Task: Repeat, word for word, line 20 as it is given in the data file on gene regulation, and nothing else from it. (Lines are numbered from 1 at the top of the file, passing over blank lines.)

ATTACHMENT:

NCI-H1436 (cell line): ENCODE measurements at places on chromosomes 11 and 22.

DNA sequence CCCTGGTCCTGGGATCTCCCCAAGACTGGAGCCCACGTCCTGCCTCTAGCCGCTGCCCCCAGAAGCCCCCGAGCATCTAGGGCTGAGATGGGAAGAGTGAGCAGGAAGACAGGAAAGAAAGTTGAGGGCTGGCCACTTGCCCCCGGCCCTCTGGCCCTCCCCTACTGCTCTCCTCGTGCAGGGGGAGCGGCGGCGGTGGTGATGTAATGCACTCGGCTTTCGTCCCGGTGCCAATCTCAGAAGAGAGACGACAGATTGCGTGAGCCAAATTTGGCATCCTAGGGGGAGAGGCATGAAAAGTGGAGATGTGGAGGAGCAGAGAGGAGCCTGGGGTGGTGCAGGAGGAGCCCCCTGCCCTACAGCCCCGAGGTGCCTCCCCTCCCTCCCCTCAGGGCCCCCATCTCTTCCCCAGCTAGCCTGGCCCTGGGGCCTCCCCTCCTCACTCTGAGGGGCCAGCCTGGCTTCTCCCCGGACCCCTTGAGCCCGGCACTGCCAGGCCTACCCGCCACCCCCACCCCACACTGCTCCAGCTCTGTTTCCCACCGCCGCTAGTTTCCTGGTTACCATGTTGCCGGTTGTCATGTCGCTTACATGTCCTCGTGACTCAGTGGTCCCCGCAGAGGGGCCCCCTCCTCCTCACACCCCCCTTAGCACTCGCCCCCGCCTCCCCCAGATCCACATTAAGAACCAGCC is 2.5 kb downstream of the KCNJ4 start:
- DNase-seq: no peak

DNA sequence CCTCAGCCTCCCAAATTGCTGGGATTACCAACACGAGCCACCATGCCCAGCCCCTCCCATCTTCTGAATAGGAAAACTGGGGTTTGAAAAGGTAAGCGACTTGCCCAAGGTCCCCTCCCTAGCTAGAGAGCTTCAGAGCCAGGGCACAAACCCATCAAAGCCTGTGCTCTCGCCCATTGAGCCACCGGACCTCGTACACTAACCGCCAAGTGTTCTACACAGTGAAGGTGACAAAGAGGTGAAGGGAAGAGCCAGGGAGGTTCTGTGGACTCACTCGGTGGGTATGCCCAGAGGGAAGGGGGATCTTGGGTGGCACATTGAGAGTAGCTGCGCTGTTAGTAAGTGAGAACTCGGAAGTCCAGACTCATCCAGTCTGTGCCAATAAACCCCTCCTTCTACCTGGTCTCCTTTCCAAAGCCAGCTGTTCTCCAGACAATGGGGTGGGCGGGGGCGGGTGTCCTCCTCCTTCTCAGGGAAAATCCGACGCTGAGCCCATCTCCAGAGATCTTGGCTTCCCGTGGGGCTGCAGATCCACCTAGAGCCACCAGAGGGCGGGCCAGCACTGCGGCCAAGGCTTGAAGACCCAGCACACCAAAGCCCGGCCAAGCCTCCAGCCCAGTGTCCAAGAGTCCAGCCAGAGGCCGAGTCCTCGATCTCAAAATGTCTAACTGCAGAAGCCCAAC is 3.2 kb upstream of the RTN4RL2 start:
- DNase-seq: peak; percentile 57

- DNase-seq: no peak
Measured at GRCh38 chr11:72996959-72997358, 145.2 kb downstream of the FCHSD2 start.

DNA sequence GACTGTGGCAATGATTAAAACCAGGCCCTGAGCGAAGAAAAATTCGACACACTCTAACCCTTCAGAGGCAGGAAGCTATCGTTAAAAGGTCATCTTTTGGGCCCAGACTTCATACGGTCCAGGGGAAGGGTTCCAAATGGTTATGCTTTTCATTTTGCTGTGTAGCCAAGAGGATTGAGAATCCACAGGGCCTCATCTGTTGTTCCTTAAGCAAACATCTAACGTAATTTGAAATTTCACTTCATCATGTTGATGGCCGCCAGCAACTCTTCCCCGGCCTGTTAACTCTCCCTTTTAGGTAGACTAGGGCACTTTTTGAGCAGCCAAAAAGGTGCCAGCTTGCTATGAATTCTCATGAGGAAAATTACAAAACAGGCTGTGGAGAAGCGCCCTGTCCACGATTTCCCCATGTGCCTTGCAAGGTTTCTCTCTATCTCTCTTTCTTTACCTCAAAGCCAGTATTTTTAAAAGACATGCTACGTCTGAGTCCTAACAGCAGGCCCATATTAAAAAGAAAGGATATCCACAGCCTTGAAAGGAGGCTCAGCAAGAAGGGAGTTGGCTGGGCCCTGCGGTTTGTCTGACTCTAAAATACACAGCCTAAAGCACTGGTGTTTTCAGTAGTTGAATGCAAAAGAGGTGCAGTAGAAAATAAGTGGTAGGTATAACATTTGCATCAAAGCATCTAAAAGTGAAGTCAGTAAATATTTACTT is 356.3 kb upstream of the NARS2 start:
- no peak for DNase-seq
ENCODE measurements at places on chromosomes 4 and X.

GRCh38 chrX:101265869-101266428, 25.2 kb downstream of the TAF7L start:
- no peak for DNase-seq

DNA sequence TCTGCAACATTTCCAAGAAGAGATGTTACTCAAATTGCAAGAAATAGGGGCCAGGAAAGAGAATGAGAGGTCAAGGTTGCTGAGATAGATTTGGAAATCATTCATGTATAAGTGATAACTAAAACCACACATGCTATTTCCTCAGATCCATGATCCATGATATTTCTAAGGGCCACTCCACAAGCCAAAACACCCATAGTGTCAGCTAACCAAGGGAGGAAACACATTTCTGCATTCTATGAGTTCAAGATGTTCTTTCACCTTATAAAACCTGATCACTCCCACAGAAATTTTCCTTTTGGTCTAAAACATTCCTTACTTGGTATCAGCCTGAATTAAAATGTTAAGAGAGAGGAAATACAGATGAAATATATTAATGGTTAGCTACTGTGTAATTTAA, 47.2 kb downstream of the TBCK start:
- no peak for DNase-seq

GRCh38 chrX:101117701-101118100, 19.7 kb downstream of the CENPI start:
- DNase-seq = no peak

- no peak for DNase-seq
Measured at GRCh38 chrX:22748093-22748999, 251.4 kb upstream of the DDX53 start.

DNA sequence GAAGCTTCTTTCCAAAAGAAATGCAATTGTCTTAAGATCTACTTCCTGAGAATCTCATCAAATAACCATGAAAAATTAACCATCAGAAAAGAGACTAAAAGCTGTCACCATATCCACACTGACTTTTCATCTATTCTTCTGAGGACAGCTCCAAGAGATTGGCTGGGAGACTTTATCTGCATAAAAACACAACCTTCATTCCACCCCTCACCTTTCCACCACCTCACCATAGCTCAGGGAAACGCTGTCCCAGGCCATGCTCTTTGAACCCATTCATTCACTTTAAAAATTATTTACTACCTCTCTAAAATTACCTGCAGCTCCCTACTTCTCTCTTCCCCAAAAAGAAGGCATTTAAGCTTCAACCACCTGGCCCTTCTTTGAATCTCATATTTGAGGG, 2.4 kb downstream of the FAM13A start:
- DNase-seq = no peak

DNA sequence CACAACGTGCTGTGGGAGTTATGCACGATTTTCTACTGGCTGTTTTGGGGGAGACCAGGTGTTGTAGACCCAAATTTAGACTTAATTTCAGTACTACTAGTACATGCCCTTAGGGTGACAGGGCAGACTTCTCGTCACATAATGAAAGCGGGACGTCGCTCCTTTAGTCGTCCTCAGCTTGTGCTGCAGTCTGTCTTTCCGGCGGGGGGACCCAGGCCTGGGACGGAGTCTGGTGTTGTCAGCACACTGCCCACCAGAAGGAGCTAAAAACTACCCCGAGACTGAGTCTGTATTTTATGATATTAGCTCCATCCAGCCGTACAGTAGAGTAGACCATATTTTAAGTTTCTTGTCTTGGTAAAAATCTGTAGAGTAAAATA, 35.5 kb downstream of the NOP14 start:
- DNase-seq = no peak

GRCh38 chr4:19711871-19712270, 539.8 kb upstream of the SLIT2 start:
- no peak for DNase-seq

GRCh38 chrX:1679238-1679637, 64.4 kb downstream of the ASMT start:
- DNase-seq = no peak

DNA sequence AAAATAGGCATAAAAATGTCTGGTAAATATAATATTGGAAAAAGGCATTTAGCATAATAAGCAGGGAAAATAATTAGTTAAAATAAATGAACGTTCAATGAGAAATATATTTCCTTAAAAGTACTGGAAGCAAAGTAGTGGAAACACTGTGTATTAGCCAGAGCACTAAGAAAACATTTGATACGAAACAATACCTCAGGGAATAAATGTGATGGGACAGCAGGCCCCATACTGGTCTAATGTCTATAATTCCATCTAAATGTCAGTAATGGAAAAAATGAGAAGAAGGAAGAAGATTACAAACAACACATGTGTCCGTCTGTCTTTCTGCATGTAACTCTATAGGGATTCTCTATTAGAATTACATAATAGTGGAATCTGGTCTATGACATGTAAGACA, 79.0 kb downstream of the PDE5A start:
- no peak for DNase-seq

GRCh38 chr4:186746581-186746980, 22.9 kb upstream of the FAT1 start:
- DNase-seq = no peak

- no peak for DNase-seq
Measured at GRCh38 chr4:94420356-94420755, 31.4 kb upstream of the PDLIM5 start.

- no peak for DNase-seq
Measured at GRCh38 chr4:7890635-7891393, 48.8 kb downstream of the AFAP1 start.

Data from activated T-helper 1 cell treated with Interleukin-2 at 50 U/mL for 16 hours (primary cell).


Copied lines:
- DNase-seq = no peak